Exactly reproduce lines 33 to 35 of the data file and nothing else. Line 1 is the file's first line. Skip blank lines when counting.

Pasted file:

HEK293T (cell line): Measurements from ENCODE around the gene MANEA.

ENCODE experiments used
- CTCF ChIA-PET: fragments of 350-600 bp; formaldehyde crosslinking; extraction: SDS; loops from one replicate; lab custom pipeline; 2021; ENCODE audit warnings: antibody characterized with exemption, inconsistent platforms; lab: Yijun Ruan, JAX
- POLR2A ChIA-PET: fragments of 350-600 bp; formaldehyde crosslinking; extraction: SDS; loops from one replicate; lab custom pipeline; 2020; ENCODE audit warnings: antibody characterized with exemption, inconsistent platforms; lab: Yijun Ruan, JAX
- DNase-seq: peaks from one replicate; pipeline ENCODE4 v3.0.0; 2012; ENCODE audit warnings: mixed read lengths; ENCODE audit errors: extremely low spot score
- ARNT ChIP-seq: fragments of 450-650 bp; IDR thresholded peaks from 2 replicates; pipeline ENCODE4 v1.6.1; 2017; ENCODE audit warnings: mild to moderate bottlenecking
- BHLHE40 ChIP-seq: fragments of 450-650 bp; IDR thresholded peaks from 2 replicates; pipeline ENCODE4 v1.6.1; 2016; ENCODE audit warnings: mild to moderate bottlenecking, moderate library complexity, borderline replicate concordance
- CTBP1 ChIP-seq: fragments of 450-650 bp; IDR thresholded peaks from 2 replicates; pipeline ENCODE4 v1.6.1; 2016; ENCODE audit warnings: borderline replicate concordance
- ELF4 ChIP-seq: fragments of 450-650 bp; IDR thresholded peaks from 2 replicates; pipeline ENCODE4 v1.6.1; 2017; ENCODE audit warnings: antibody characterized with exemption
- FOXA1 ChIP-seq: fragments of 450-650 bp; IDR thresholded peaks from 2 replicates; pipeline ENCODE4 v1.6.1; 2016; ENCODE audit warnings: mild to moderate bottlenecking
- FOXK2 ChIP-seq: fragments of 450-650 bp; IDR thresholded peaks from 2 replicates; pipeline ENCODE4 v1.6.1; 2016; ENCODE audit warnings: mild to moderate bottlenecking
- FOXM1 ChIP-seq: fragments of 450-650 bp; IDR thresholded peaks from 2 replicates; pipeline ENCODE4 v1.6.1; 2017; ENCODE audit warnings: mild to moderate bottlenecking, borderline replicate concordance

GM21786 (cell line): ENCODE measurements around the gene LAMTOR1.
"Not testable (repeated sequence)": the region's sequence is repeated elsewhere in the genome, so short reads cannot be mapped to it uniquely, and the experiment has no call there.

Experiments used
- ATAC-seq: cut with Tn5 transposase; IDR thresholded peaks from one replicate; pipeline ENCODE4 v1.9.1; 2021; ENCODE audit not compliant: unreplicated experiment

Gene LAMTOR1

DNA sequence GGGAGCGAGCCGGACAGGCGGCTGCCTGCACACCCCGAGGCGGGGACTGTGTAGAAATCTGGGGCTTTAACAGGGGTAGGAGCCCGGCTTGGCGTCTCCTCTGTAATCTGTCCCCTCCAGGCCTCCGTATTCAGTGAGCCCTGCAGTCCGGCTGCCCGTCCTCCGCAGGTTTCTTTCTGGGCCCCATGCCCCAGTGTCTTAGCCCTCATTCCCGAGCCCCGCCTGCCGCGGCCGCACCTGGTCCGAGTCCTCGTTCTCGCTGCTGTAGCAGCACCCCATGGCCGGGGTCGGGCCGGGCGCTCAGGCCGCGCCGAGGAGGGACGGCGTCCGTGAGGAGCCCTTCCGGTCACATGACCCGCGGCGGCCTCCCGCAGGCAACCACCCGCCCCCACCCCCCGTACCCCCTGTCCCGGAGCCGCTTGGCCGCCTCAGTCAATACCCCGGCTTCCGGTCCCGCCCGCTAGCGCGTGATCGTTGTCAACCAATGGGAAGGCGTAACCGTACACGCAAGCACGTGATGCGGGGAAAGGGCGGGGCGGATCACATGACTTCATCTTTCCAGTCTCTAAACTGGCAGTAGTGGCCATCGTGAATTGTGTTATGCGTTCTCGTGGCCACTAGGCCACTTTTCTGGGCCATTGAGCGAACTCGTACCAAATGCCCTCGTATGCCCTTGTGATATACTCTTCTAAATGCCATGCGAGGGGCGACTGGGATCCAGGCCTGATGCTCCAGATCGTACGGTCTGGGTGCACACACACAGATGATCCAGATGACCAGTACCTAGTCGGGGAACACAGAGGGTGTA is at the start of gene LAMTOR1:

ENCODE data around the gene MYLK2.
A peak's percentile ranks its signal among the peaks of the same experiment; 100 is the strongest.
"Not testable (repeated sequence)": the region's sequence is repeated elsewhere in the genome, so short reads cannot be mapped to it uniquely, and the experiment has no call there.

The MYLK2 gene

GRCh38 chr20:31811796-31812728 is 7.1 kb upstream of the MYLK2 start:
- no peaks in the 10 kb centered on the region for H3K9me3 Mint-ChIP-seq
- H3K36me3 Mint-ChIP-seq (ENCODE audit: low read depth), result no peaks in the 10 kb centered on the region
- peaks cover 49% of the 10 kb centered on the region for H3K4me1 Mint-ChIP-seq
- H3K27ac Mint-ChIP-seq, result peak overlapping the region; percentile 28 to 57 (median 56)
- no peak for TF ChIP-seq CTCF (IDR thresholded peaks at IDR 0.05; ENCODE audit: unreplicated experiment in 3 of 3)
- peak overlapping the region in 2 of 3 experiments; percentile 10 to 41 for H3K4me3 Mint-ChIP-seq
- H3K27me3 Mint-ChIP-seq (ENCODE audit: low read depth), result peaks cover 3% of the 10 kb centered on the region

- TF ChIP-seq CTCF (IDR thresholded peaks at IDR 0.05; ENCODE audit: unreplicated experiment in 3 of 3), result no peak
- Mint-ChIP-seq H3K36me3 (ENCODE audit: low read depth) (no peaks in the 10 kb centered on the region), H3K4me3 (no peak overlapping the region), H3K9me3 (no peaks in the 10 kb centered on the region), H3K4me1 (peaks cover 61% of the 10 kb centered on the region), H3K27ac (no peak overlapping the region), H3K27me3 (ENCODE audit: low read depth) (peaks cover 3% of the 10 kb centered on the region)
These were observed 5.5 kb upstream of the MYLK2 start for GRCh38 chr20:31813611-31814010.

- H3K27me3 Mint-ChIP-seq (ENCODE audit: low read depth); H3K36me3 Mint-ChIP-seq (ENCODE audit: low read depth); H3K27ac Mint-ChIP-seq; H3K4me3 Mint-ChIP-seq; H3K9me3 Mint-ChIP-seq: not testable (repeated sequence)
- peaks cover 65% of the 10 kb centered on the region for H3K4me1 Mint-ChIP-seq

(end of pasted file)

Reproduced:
These were observed 5.5 kb upstream of the MYLK2 start for GRCh38 chr20:31813611-31814010.

- H3K27me3 Mint-ChIP-seq (ENCODE audit: low read depth); H3K36me3 Mint-ChIP-seq (ENCODE audit: low read depth); H3K27ac Mint-ChIP-seq; H3K4me3 Mint-ChIP-seq; H3K9me3 Mint-ChIP-seq: not testable (repeated sequence)
- peaks cover 65% of the 10 kb centered on the region for H3K4me1 Mint-ChIP-seq